W3C home > Mailing lists > Public > www-svg@w3.org > November 2005

Re: [SVGT 1.2] Question on sizing of the outermost <svg>

From: Boris Zbarsky <bzbarsky@MIT.EDU>
Date: Tue, 01 Nov 2005 16:57:58 -0600
Message-ID: <4367F2F6.9060409@mit.edu>
To: Jon Ferraiolo <jonf@adobe.com>, www-svg@w3.org

Jon Ferraiolo wrote:
>     * the SVG content is a separately stored resource that is embedded
> by reference (such as the 'object' element in [XHTML]), or the SVG
> content is embedded inline within a parent document;
>     * the parent document is styled using CSS [CSS2] or XSL [XSL];

Those two are good.

>     * CSS-compatible width properties [see CSS2-VISUDET] or
> corresponding XSL properties are specified on the referencing element
> (or rootmost 'svg' element for inline SVG content).

This one is not as good, I think.  For example, say I have:

   <svg:svg style="height: 100px" width="50" height="50"/>

In this case, the viewport will be 50px wide and 100px tall per the spec 
as written, whereas I think it's pretty clear that rendering it 100px 
wide by 100px tall would be vastly preferable in this case (this is how 
HTML images work, for example -- if only one dimension is specified, 
they're scaled in a way that preserves the aspect ratio).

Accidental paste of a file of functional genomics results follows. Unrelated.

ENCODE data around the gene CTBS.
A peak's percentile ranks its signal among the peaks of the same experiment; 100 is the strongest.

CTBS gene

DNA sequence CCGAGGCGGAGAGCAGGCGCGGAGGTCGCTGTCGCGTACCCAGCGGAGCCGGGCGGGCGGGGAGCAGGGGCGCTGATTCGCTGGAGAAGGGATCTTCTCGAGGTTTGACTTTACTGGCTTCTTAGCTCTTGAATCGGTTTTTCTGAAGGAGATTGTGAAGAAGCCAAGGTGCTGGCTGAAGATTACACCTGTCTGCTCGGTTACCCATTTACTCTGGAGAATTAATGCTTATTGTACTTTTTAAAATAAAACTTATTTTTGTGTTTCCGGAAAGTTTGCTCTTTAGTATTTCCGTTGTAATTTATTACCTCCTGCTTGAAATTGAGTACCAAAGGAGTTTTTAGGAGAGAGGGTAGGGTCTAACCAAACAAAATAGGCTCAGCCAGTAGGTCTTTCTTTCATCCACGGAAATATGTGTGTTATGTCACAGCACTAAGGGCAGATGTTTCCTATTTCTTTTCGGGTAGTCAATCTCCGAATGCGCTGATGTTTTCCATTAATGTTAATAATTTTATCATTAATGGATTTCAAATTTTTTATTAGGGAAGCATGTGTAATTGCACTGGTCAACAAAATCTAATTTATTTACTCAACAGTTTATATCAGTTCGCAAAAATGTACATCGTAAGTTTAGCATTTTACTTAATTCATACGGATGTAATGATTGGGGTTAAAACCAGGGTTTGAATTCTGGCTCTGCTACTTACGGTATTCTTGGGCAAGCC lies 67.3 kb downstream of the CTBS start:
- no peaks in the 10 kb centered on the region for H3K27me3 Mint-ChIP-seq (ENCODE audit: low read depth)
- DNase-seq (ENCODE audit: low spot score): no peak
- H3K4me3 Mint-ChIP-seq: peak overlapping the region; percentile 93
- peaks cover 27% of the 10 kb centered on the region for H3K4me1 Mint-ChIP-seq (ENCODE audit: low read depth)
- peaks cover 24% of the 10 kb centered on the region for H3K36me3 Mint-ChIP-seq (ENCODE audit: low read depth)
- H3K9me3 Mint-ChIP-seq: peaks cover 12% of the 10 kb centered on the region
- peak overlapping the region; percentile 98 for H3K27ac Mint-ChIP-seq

I don't know enough about XSL to hazard a wording that works for it, but 
here's what I'd suggest as possible wording for working well with CSS 
(it's rough, especially in trying to handle both inline and by-reference 
cases at the same time and tersely and in using the term 'rootmost' to 
mean 'rootmost in the document fragment we care about', but I'm just 
trying to get the idea across):

--------------------------------------------------------------
If both of the following conditions are met:

   * The SVG content is a separately stored resource that is embedded
by reference (such as the 'object' element in [XHTML]), or the SVG
content is embedded inline within a parent document;
   * the parent document is styled using CSS [CSS2]

Then the dimensions of the viewport are determined as follows:

1) Let the "referencing element" be the element embedding the SVG by 
reference or the rootmost 'svg' element if the SVG is inline.
2) Set the dimensions of the viewport to the dimensions of the CSS box 
generated by the referencing element.  These should be found by using 
the CSS algorithm for replaced elements for the relevant display type, 
even if the SVG is included inline.  For purposes of this step, the 
intrinsic width and height of the SVG content are given by the width and 
height attributes of the rootmost 'svg' element.
--------------------------------------------------------------

If there is a way for SVG to specify an aspect ratio but not a 
width/height, then step 2 should mention it.

There is an outstanding problem with this, which is that it's
not clear what happens with percentage values for width/height on <svg>. 
  I know that's been brought up before, but I don't recall what the 
outcome of that discussion was...

-Boris
Received on Tuesday, 1 November 2005 22:58:21 GMT

This archive was generated by hypermail 2.3.1 : Friday, 8 March 2013 15:54:32 GMT